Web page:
When the volume developer is too strong, you can over-process, burn and lose hair. Rely on a pro for help. Some people try to bleach their hair at home, and they can’t get a 20-volume developer to work.

They assume the developer is the problem and consider moving to a 30 or 40-volume developer. Just because hair isn’t doing what you want, does not mean a 40-volume developer is suddenly a good idea. Using a strength of 40 is always a bad idea in combination with bleach.

If you take this problem to a qualified colorist, the first question the colorist should ask is “what kind of bleach are you using?” The previous question does not have to be the first.

If the colorist never asks, you’re talking to the wrong person. Look elsewhere. There are a lot of bleaches on the market, too many to discuss here. Before taking on the challenge at home, research the products you can purchase.

Prepare the Hair

I do not recommend washing your hair before bleaching. Your hair has natural oils that a wash depletes. These oils are there because they protect your hair, including from bleach. Apply the bleach to dry hair.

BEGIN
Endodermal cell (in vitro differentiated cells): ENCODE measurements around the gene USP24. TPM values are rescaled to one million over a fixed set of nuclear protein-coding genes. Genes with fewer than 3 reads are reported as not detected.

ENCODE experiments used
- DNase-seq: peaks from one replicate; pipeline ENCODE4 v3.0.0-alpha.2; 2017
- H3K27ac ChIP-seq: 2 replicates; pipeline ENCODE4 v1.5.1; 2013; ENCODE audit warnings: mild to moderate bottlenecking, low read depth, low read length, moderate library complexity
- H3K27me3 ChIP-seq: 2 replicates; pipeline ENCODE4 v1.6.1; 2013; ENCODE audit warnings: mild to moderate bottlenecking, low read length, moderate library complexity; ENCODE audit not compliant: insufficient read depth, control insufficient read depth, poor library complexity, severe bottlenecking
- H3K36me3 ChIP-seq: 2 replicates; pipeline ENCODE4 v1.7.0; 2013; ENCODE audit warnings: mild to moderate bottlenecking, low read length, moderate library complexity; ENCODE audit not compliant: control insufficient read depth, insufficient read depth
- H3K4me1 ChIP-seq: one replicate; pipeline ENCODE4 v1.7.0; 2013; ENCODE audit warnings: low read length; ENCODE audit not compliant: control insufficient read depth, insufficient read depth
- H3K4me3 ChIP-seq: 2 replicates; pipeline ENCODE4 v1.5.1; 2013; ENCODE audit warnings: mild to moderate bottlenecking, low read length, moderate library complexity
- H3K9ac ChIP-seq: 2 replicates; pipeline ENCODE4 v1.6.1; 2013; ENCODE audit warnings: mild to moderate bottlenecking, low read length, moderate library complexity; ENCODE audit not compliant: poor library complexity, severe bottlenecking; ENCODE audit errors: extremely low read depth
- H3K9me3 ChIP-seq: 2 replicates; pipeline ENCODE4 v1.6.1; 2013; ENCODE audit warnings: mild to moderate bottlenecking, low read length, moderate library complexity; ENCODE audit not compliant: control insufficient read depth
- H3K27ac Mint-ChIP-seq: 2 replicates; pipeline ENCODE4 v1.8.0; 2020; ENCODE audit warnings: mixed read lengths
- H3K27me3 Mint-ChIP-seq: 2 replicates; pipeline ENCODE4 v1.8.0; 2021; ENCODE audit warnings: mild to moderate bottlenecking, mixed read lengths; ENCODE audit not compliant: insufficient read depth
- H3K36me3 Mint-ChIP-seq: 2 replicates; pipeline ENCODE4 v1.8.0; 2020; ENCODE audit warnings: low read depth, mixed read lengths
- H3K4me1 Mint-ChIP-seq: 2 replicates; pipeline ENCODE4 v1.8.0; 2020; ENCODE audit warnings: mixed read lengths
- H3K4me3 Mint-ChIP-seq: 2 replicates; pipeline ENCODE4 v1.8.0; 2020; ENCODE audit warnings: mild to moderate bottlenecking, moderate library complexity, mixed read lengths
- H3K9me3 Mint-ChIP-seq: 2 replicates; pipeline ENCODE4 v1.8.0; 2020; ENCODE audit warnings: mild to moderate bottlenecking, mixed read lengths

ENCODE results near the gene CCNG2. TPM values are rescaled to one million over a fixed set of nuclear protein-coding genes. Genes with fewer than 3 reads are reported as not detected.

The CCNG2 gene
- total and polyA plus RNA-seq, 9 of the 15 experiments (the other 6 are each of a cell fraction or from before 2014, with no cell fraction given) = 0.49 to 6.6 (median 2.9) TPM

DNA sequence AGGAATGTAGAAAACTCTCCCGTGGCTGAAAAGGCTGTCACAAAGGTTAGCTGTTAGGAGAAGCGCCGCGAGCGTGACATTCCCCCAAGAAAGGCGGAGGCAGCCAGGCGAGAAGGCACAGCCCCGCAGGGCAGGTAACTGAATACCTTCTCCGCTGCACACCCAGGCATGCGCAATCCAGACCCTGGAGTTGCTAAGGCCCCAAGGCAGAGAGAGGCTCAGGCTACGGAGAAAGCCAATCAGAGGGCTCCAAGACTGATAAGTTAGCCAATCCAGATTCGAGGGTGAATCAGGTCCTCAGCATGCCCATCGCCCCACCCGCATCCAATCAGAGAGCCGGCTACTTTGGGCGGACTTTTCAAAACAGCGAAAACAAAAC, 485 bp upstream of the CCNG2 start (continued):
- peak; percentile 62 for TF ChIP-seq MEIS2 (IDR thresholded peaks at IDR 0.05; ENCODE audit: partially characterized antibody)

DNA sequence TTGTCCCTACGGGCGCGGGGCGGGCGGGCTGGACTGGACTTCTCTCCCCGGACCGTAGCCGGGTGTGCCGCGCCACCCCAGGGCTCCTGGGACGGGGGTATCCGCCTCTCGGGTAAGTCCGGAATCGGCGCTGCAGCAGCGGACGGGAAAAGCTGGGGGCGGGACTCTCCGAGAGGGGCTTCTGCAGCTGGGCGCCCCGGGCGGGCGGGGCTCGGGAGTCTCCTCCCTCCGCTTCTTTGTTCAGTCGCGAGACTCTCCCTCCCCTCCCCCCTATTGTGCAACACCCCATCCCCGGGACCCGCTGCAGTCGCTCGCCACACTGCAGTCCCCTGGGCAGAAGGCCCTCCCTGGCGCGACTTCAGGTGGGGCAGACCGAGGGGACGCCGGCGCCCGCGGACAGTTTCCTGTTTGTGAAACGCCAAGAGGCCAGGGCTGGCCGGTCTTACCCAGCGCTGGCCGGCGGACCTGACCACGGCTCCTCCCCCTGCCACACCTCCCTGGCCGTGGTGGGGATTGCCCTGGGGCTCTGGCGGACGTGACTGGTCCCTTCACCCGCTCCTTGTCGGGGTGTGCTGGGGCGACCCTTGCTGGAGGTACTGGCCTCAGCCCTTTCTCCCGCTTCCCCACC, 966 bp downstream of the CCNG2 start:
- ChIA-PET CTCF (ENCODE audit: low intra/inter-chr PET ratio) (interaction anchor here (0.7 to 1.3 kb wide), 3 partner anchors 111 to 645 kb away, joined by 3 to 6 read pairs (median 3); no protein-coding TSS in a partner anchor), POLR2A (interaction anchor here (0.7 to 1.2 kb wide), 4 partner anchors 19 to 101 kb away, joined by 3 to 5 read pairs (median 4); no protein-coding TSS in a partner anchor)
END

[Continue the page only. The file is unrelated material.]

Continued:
If you have not washed your hair for a few days, even better. Before dividing the hair into sections, thoroughly brush out all tangles until smooth and open. You only need to divide a whole head of hair into four equal sections.

Tie or clip three sections up and let one hang down. The down section gets the first treatment. Foil locks in heat and causes the bleach to work faster.

After you see the hair has lifted, you can remove the foil and get ready to rinse. Bear in mind, that the above explains preparing and what will happen in theory. What you will do in practice comes in the next step.

Blend Bleach and Developer

So far, I have skirted around what bleach and developer are. In the coloring industry, we only say bleach when we are going to lift the tone of the hair. The mixture that does the bleaching contains bleach and volume developer.

The volume developer is hydrogen peroxide. You are likely to use a 20-volume developer to lift hair 2-to 3 levels.

The rule of thumb, mix 1 part of bleach with 2 parts of a developer. Mixing should create a thick creamy or gravy-like consistency in your bowl. The mixture should cling to your brush and spread well.

Read Next: Which Developer Should You Use?

When to Rinse